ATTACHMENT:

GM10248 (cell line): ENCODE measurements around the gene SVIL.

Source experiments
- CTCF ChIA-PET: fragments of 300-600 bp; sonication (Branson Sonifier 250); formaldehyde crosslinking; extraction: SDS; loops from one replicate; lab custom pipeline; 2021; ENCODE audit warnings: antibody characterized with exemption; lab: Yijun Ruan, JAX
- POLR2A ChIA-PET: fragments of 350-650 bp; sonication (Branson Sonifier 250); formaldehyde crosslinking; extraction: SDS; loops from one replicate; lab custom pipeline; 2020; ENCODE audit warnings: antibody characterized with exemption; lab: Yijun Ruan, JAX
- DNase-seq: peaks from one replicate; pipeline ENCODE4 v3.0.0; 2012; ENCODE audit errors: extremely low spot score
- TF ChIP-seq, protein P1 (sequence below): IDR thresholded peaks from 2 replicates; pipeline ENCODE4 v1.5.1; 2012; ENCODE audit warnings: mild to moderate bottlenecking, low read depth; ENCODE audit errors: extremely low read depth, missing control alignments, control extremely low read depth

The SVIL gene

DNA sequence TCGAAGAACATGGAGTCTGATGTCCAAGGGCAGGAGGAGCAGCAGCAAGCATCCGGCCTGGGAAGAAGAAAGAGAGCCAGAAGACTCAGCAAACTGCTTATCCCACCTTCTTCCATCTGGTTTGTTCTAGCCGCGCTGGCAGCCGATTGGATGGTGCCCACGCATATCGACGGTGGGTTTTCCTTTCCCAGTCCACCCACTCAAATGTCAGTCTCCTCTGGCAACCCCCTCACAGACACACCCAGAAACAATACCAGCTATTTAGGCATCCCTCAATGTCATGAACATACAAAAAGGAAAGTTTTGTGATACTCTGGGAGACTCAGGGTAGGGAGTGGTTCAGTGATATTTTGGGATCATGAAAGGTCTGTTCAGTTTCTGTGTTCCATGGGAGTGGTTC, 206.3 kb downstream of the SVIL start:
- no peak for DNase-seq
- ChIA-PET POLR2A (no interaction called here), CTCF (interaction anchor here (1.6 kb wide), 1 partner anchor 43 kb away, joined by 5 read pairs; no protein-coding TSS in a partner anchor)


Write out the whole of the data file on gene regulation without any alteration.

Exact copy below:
GM10248 (cell line): ENCODE measurements around the gene SVIL.

Source experiments
- CTCF ChIA-PET: fragments of 300-600 bp; sonication (Branson Sonifier 250); formaldehyde crosslinking; extraction: SDS; loops from one replicate; lab custom pipeline; 2021; ENCODE audit warnings: antibody characterized with exemption; lab: Yijun Ruan, JAX
- POLR2A ChIA-PET: fragments of 350-650 bp; sonication (Branson Sonifier 250); formaldehyde crosslinking; extraction: SDS; loops from one replicate; lab custom pipeline; 2020; ENCODE audit warnings: antibody characterized with exemption; lab: Yijun Ruan, JAX
- DNase-seq: peaks from one replicate; pipeline ENCODE4 v3.0.0; 2012; ENCODE audit errors: extremely low spot score
- TF ChIP-seq, protein P1 (sequence below): IDR thresholded peaks from 2 replicates; pipeline ENCODE4 v1.5.1; 2012; ENCODE audit warnings: mild to moderate bottlenecking, low read depth; ENCODE audit errors: extremely low read depth, missing control alignments, control extremely low read depth

The SVIL gene

DNA sequence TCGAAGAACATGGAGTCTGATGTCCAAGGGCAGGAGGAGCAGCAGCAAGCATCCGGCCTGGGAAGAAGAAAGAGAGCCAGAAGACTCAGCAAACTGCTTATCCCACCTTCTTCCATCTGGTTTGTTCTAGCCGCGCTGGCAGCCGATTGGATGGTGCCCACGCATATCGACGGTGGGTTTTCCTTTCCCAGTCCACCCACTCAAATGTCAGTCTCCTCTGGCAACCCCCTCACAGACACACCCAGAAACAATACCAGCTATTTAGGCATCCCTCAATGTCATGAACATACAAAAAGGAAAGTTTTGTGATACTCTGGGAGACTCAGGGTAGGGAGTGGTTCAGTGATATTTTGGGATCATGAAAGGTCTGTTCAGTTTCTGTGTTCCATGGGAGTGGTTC, 206.3 kb downstream of the SVIL start:
- no peak for DNase-seq
- ChIA-PET POLR2A (no interaction called here), CTCF (interaction anchor here (1.6 kb wide), 1 partner anchor 43 kb away, joined by 5 read pairs; no protein-coding TSS in a partner anchor)